Apple of the eye
Kiran Narain

Available in hundreds of varieties, the Golden Delicious is popular the world over due to its benefits to health
Available in hundreds of varieties, the Golden Delicious is popular the world over due to its benefits to health

The apple has a long recorded history, which may perhaps be traced to the Garden of Eden. The original parent trees grew wild in the Caucasus region of Europe. Cato, in the third century BC, knew seven different varieties of apple and, today, it is certainly the best-known non-tropical fruit, which is grown from America to India, China, Japan and Australia in addition to its original habitat.

Available in hundreds of varieties with an attractive array of colours in green, red, yellow, russet and gold, it is popular the world over due to its benefits to health being a rich source of vitamins A, B and C as also minerals like calcium, copper, iron and phosphorous.

With the liberalisation of markets, the market is full of various kinds of American, Australian and Chinese apples, these days, in addition to the Indian ones. Though the red variety attracts buyers for a few months in the beginning of the season, finally, the yellow Golden Delicious apple is the best seller because of its unique flavour, juice and long-keeping quality or “shelf-life”. It is a well-known fact that the most popular American varieties viz. Red Delicious, Royal Delicious and Golden Delicious were introduced in India by late S. Stokes (1882-1946), which gradually dislodged the old varieties like quince-apple, Red French, Cox orange Pippin and Amri. But few people know about the interesting story of the American nature-bred variety, which changed the course of apple production in apple cultivating areas of the world.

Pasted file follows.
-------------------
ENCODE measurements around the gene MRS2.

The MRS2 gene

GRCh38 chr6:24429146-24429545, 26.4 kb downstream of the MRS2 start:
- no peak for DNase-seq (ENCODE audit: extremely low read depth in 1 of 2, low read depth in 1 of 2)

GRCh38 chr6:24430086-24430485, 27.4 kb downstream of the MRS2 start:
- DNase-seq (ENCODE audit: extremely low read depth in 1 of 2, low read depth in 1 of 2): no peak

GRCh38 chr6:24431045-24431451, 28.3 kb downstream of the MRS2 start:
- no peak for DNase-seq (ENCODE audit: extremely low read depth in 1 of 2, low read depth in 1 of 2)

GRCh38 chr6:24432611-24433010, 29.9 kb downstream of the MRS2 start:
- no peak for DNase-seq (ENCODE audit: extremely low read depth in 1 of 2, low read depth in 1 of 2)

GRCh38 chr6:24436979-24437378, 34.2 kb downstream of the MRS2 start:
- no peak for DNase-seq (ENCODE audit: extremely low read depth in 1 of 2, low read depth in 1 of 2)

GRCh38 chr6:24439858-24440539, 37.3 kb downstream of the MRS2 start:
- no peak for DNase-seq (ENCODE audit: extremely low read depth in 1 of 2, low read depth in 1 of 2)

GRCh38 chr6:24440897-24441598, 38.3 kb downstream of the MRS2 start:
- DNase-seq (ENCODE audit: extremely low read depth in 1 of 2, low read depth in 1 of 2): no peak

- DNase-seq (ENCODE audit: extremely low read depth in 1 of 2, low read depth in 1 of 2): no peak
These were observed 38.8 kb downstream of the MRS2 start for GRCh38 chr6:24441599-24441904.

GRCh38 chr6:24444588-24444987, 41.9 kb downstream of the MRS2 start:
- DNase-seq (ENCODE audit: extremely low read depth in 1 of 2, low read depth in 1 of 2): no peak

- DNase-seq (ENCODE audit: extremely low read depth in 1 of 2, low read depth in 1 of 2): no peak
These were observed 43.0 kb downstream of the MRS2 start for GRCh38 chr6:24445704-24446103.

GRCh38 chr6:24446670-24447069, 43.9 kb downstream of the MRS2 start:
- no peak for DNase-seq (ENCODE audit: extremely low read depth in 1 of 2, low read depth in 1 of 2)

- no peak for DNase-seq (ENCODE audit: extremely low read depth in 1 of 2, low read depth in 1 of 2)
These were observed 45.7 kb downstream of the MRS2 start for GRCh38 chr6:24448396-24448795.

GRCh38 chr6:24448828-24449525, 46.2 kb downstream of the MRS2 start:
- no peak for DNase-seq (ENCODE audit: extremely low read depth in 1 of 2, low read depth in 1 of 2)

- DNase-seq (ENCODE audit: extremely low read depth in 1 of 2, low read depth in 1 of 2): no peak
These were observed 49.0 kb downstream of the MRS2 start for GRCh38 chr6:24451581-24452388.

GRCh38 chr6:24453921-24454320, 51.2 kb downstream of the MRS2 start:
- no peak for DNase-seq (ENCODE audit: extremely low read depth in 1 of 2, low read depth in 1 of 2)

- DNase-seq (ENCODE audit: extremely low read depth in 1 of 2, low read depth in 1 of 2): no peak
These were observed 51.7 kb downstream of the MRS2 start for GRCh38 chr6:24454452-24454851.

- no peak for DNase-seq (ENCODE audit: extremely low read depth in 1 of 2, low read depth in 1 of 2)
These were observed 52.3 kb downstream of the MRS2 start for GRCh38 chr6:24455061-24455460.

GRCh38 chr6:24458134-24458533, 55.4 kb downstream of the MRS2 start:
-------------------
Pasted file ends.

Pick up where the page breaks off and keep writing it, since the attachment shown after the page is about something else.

In the autumn of 1903, a West Virginian farmer, Anderson Mullins, noticed a precocious apple seeding with large yellow fruits, unlike any variety seen before. He harvested a rich crop of the golden apples annually for nine years even when other trees in the orchard were barren. These kept in good condition in the cellar until April. He decided to call his wonderful discovery by the name of “Mullins Yellow Seeding.”

In the spring of 1914, however, Anderson decided to send three apples out of this “new variety” to Paul Stark of Stark Brothers Nursery, Lousiana, Missouri. When Stark Brothers opened the parcel they were not very much impressed as yellow apples had never been a good attraction. Nevertheless, they decided to taste a sample and were thrilled at the unique spicy flavour.

Stark Brothers paid $ 5,000 for the original “Golden Delicious” tree. He also asked Bewel (Anderson’s nephew) to keep accurate, written and photographic records, paying proper attention to any indications of weakness or decay.

Later research indicated that this chance nature-bred Golden Delicious was a seedling which grew from a “Golden Reinete”, a French  apple, which was pollinated by a “Grimes Golden”. As humbly as this tree originated, it expired in the Spring of 1958. However, millions  of progeny of this illustrious mother-tree are scattered throughout the apple-growing regions of the world including India but since yellow apples, which are not even very sweet, do not have a very big market in India and the neighbouring countries, Golden Delicious is not grown in separate orchards. However, it being a very good pollinator, it is planted in most of the apple orchards at the rate of one plant to 15 or so of plants of the red varieties for facilitating the process of pollination. The trees do not overpower other varieties of apple due to their limited growth requirement and, therefore, are a favourite pollinator with orchard owners in Himachal Pradesh and Jammu and Kashmir.